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Topic: Tsunami

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Tsunami are also known as tidal waves, although they have nothing to do with the tide, and are sometimes called seismic sea waves.
Mega Tsunami: Wave of Destruction is the script of a BBC TV Horizon program on the famous tsunami that hit Lituya Bay, and the possibility that the east coast of america could be hit by something similar.
Tsunami from Asteroid Impacts is a large document reporting on a scientific study of what might happen if an asteroid hits the sea.
www.sky-web.pwp.blueyonder.co.uk /wwa/tsunami.htm   (1568 words)

  Tsunami- EnchantedLearning.com
Tsunamis are caused by an underwater earthquake, a volcanic eruption, an sub-marine rockslide, or, more rarely, by an asteroid or meteoroid crashing into in the water from space.
Many tsunamis could be detected before they hit land, and the loss of life could be minimized, with the use of modern technology, including seismographs (which detect earthquakes), computerized offshore buoys that can measure changes in wave height, and a system of sirens on the beach to alert people of potential tsunami danger.
As a tsunami wave approaches the coast (where the sea becomes shallow), the trough (bottom) of a wave hits the beach floor, causing the wave to slow down, to increase in height (the amplitude is magnified many times) and to decrease in wavelength (the distance from crest to crest).
www.enchantedlearning.com /subjects/tsunami   (846 words)

  Tsunami - MSN Encarta
Tsunamis can be generated by an undersea earthquake, an undersea landslide, the eruption of an undersea volcano, or by the force of an asteroid crashing into the ocean.
Tsunamis should not be confused with storm surges, which are domes of water that rise underneath hurricanes or cyclones and cause extensive coastal flooding when the storms reach land.
The worst tsunami disaster in history occurred in December 2004 when a magnitude 9.0 undersea earthquake, centered in the Indian Ocean off the northwestern coast of the Indonesian island of Sumatra, generated a tsunami that struck the coasts of 14 countries from Southeast Asia to northeastern Africa.
encarta.msn.com /encyclopedia_761559898/Tsunami.html   (1173 words)

  Tsunami - Wikipedia, the free encyclopedia
The tsunami that struck Malé in the Maldives on December 26, 2004.
Tsunamis have been historically referred to as tidal waves because as they approach land, they take on the characteristics of a violent onrushing tide rather than the sort of cresting waves that are formed by wind action upon the ocean (with which people are more familiar).
The aftermath of the tsunami that struck Newfoundland in 1929.
en.wikipedia.org /wiki/Tsunami   (5259 words)

 2004 Indian Ocean earthquake - Wikipedia, the free encyclopedia
The tsunami caused by the December 26, 2004 earthquake strikes Ao Nang, Thailand.
Tsunamis are much more frequent in the Pacific Ocean because of earthquakes in the "Ring of Fire", and an effective tsunami warning system has long been in place there.
In what may be the most significant positive result of the tsunami, the widespread devastation led the main rebel group GAM to declare a cease-fire on December 28, 2004, followed by the Indonesian government, and the two groups resumed long-stalled peace talks, which resulted in a peace agreement signed August 15, 2005.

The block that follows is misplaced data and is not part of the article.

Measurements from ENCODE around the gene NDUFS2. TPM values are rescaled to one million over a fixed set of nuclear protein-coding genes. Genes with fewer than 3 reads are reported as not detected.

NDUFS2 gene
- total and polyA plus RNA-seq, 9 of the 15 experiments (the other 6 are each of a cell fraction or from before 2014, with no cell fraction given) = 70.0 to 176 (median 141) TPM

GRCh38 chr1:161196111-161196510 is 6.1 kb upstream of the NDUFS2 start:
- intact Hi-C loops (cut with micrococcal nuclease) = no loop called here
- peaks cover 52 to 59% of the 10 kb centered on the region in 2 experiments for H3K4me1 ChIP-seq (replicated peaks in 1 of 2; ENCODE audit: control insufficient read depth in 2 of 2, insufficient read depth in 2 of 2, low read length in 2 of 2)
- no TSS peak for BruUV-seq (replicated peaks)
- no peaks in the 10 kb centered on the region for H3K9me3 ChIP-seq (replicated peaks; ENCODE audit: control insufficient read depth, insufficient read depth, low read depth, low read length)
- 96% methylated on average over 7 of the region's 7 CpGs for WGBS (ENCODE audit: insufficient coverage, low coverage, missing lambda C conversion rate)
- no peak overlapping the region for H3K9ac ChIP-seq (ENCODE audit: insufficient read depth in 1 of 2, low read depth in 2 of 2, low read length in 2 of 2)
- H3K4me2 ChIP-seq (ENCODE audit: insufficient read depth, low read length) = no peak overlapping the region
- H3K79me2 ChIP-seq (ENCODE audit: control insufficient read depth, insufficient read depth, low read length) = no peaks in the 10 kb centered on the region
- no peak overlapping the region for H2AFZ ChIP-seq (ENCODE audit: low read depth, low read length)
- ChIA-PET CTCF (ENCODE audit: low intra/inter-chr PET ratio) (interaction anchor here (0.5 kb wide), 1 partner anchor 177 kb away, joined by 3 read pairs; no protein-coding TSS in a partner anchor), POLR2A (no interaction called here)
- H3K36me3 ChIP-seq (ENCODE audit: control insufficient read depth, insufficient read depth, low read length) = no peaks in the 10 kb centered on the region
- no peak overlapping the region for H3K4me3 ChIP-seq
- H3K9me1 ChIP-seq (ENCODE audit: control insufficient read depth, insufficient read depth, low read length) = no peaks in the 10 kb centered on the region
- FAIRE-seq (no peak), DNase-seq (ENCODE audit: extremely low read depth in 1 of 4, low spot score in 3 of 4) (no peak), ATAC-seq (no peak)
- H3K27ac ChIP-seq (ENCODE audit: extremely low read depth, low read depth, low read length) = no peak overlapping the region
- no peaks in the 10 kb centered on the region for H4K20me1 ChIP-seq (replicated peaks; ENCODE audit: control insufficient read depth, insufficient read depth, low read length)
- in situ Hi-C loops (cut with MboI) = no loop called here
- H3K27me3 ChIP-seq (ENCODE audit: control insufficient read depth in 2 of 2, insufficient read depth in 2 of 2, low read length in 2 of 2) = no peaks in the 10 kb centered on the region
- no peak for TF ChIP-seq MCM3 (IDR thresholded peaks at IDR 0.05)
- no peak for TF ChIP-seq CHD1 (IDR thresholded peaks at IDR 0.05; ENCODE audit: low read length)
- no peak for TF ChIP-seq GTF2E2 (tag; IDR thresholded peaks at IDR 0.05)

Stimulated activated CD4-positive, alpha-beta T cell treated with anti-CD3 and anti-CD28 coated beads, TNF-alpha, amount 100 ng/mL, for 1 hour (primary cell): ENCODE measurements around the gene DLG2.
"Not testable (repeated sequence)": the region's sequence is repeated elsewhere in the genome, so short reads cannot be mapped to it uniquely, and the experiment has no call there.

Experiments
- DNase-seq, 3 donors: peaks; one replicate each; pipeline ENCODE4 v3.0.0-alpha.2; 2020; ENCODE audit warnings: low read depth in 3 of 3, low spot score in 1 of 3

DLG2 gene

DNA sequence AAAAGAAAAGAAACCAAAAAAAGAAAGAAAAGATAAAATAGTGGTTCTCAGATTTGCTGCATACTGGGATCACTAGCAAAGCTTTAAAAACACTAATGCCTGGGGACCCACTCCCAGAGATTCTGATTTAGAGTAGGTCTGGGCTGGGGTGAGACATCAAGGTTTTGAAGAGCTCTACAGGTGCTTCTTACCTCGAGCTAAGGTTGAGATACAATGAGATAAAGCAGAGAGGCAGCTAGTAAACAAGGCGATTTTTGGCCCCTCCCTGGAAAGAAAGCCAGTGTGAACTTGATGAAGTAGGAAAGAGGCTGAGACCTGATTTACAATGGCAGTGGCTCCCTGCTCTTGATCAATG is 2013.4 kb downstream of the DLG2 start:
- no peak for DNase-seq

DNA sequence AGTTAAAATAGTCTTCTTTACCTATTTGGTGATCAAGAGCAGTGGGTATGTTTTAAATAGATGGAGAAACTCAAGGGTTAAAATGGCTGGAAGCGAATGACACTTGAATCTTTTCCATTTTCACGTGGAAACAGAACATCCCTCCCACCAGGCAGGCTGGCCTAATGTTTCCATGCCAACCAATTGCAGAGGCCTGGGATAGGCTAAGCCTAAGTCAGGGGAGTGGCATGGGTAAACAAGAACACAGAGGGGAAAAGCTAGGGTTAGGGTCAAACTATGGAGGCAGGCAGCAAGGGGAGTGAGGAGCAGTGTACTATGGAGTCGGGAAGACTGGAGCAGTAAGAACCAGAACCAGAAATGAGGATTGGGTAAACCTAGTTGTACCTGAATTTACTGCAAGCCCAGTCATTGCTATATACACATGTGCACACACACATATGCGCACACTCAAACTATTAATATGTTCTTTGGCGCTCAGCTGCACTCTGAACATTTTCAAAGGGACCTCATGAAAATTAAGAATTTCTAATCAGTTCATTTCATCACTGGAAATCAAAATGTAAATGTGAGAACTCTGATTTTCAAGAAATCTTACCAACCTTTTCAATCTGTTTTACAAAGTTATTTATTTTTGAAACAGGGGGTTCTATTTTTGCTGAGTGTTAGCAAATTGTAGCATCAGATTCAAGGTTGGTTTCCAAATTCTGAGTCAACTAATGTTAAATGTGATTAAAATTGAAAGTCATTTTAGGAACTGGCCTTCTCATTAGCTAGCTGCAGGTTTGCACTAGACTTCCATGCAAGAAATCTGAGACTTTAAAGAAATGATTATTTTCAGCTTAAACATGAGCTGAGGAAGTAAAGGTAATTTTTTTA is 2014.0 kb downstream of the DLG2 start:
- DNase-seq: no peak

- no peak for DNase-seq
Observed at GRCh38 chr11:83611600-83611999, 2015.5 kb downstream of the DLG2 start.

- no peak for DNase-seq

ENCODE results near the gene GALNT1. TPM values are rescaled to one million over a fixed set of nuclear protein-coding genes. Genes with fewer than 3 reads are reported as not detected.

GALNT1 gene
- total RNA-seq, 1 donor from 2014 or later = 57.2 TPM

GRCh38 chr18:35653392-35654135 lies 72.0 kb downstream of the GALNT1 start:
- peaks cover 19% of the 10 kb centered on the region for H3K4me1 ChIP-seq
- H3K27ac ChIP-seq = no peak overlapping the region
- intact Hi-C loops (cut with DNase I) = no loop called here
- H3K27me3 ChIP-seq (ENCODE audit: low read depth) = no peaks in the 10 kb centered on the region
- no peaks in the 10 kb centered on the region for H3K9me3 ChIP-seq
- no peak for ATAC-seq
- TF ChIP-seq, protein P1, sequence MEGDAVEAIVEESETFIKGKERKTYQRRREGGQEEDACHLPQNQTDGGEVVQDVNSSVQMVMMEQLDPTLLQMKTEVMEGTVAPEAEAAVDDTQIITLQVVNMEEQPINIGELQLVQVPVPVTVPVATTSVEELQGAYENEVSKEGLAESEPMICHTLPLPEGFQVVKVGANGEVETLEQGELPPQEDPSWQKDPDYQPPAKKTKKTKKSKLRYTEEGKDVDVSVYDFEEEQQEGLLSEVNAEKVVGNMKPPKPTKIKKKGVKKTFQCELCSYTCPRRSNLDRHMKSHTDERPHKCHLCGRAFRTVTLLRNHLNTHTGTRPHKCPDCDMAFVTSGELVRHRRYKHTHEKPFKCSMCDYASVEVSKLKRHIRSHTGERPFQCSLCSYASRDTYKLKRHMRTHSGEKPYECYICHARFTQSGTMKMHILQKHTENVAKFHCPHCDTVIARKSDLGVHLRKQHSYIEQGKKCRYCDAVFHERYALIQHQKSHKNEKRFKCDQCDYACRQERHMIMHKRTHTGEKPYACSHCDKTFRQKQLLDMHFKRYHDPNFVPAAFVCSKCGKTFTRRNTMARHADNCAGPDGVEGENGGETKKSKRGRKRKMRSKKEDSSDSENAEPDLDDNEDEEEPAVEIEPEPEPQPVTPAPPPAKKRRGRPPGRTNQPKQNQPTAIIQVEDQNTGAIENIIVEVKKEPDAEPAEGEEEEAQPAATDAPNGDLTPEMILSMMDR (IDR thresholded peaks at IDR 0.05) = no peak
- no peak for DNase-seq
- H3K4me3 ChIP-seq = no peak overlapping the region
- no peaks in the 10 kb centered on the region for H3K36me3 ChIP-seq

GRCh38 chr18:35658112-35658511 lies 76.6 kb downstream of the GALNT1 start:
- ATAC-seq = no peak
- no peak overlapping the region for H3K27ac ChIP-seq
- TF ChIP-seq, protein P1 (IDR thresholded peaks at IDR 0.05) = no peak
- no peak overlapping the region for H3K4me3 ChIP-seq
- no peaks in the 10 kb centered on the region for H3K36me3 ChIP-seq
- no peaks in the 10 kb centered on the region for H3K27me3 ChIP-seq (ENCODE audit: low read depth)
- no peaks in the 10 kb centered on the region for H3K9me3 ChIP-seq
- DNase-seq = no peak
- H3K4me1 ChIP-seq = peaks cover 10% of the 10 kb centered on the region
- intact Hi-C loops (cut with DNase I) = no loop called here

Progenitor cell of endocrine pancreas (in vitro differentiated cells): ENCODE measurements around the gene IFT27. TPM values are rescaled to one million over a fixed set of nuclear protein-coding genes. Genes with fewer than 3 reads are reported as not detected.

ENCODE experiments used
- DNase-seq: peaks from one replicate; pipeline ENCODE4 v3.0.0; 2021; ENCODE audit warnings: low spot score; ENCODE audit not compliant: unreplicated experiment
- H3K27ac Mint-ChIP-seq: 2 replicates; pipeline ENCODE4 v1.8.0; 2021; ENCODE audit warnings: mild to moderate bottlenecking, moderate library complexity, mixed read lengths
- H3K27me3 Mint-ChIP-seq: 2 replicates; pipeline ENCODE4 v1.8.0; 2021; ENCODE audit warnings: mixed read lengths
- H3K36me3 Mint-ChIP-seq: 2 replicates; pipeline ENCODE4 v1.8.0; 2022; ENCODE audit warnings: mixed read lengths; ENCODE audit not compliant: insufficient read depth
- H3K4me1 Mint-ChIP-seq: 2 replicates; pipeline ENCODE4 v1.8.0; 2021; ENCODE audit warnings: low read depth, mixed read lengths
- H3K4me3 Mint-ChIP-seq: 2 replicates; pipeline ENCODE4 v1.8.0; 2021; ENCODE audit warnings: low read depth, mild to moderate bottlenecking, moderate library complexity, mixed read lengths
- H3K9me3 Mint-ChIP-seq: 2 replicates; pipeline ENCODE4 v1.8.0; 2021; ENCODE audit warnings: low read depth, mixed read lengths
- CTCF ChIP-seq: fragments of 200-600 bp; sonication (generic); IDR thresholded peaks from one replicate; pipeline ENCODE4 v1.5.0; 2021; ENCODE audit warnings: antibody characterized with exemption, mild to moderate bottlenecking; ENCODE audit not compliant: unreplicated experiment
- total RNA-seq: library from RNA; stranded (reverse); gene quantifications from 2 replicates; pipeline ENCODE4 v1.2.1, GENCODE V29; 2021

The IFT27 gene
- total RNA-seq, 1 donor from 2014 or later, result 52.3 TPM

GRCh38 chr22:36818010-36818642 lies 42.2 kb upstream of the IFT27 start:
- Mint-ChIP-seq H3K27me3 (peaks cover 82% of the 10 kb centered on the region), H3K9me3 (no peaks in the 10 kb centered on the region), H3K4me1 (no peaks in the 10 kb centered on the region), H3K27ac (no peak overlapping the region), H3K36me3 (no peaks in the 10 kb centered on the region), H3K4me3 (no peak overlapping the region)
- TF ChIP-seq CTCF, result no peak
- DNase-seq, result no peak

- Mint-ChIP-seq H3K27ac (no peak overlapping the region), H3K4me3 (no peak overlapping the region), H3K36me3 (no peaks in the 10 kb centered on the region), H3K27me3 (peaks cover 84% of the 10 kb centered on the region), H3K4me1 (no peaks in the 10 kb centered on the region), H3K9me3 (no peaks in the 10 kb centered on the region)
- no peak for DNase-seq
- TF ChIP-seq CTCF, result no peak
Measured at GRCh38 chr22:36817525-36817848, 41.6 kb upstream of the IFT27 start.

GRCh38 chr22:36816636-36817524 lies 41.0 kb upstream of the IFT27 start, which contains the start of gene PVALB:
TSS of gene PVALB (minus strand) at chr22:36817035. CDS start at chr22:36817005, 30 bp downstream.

en.wikipedia.org /wiki/2004_Indian_Ocean_earthquake   (6741 words)

 [No title]   (Site not responding. Last check: )
Tsunami (津波 Japanese big wave in port), often incorrectly called a tidal wave, is a series of massive waves that occur after an earthquake, seaquake, volcanic activity, slumpss, or meteorite impacts in or near the sea.
Since the constant energy of the tsunami is defined by height and speed, its height increases once its speed is reduced where the wave approaches land.
A tsunami would be predicted by various seismologic institutes around the world and the progress monitored by satellites.
www.wikiwhat.com /encyclopedia/t/ts/tsunami.html   (167 words)

 July 2006 Java earthquake - Wikipedia, the free encyclopedia
The tsunami smashed into a 110-mile stretch of Java’s coastline that was unaffected by the devastating 2004 Indian Ocean tsunami.
The tsunami struck the southern Indonesian coastal villages of Cipatujah and Pangandaran on the coast southeast of Bandung and Garut
A mere 60 cm tsunami was recorded at the Bureau of Meteorology’s tide gauge on the island.
en.wikipedia.org /wiki/July_2006_Java_earthquake   (1081 words)

 FEMA For Kids: Tsunami
tsunami (pronounced soo-nahm-ee) is a series of huge waves that happen after an undersea disturbance, such as an earthquake or volcano eruption.
(Tsunami is from the Japanese word for harbor wave.) The waves travel in all directions from the area of disturbance, much like the ripples that happen after throwing a rock.
When a tsunami is recorded, the center tracks it and issues a warning when needed.
www.fema.gov /kids/tsunami.htm   (245 words)

Tsunami have also been called "tidal waves", but this term should not be used because they are not in any way related to the tides of the Earth.
Earthquakes cause tsunami by causing a disturbance of the seafloor.
Like all warning systems, the effectiveness of tsunami early warning depends strongly on local authority's ability to determine that their is a danger, their ability to disseminate the information to those potentially affected, and on the education of the public to heed the warnings and remove themselves from the area.
www.tulane.edu /~sanelson/geol204/tsunami.htm   (3302 words)

 USGS Photo Glossary: Tsunami
Tsunami are sometimes referred to as "tidal waves" and "seismic sea waves." The term "tidal wave" is a misnomer.
The impact of a tsunami upon a coastline is partially dependent upon the tidal level at the time it strikes, but it's generation is unrelated to ocean tides.
Tsunami may go unnoticed by ships on the open ocean, but as they approach land and the water shallows, they can grow to great heights and rush far inland.
volcanoes.usgs.gov /Products/Pglossary/tsunami.html   (420 words)

 Howstuffworks "How Tsunamis Work"
A tsunami is a wave or series of waves in the ocean that can be hundreds of miles long and have been known to reach heights of up to 34 ft (10.5 m).
Tsunamis and normal waves have all of the same parts and are measured in the same ways, but there are many differences between the two.
The earthquake that generated the December 26, 2004, tsunami in the Indian Ocean was a 9.0 on the Richter scale -- one of the biggest in recorded history.
science.howstuffworks.com /tsunami.htm   (1152 words)

 Pacific Tsunami Museum FAQ's   (Site not responding. Last check: )
Oceanographers often refer to tsunamis as seismic sea waves as they are usually the result of a sudden rise or fall of a section of the earth's crust under or near the ocean.